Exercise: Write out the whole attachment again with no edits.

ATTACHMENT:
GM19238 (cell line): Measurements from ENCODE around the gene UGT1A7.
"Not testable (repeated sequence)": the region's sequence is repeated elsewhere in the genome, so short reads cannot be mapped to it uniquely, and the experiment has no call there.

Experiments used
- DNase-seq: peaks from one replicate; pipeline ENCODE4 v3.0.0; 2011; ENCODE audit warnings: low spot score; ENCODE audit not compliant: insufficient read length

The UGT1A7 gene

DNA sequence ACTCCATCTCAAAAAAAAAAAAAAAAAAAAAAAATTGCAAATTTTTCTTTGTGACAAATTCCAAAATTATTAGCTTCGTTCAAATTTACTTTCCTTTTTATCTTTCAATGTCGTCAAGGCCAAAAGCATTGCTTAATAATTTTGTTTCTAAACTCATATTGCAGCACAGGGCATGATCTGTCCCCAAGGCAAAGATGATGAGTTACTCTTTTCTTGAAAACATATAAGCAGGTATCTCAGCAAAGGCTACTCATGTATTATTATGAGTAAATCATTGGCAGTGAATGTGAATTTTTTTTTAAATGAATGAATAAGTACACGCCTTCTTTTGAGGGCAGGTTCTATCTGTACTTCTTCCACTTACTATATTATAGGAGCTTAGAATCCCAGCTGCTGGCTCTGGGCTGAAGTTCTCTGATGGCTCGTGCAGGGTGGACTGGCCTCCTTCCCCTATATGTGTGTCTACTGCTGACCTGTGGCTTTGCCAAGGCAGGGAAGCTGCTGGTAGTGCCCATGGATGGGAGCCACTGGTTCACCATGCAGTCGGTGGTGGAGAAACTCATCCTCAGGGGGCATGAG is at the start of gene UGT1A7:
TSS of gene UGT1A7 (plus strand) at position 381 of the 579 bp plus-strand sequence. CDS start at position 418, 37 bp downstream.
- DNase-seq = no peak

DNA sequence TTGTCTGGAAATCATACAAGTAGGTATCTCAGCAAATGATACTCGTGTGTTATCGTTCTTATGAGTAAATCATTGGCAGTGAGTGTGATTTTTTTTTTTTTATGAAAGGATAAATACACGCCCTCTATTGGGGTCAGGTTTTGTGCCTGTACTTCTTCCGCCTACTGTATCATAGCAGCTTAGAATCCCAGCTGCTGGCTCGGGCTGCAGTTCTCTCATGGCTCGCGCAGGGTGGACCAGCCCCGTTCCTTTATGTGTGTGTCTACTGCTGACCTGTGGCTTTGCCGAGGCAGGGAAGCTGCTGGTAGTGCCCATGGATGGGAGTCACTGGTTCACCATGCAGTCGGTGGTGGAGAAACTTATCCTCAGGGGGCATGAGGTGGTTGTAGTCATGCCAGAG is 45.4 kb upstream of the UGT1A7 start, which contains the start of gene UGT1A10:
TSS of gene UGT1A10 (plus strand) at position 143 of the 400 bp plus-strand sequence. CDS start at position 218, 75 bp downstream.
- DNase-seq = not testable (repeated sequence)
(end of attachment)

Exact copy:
GM19238 (cell line): Measurements from ENCODE around the gene UGT1A7.
"Not testable (repeated sequence)": the region's sequence is repeated elsewhere in the genome, so short reads cannot be mapped to it uniquely, and the experiment has no call there.

Experiments used
- DNase-seq: peaks from one replicate; pipeline ENCODE4 v3.0.0; 2011; ENCODE audit warnings: low spot score; ENCODE audit not compliant: insufficient read length

The UGT1A7 gene

DNA sequence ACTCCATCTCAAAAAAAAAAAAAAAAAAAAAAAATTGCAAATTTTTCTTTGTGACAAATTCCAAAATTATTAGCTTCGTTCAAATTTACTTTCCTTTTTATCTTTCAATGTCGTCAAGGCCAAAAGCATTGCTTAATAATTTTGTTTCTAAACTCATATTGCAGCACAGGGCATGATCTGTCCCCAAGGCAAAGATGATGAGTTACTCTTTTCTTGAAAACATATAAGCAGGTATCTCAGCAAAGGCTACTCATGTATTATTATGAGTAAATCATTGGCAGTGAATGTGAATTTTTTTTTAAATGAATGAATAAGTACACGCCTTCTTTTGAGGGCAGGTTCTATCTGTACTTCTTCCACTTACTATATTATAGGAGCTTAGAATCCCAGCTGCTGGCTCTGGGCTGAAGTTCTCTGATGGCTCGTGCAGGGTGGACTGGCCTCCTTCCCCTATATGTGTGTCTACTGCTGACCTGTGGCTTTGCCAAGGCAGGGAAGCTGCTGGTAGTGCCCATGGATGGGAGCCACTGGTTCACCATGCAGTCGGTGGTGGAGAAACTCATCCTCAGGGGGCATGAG is at the start of gene UGT1A7:
TSS of gene UGT1A7 (plus strand) at position 381 of the 579 bp plus-strand sequence. CDS start at position 418, 37 bp downstream.
- DNase-seq = no peak

DNA sequence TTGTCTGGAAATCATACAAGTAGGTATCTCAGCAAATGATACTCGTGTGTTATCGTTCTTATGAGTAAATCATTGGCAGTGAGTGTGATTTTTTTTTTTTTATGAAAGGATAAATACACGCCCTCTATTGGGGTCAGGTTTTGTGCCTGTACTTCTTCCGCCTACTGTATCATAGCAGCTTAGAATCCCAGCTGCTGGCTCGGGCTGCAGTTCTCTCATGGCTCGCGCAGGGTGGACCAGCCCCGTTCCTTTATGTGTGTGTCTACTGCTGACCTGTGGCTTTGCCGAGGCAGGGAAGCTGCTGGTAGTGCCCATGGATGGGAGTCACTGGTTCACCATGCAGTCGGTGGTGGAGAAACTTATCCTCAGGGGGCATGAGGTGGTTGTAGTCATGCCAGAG is 45.4 kb upstream of the UGT1A7 start, which contains the start of gene UGT1A10:
TSS of gene UGT1A10 (plus strand) at position 143 of the 400 bp plus-strand sequence. CDS start at position 218, 75 bp downstream.
- DNase-seq = not testable (repeated sequence)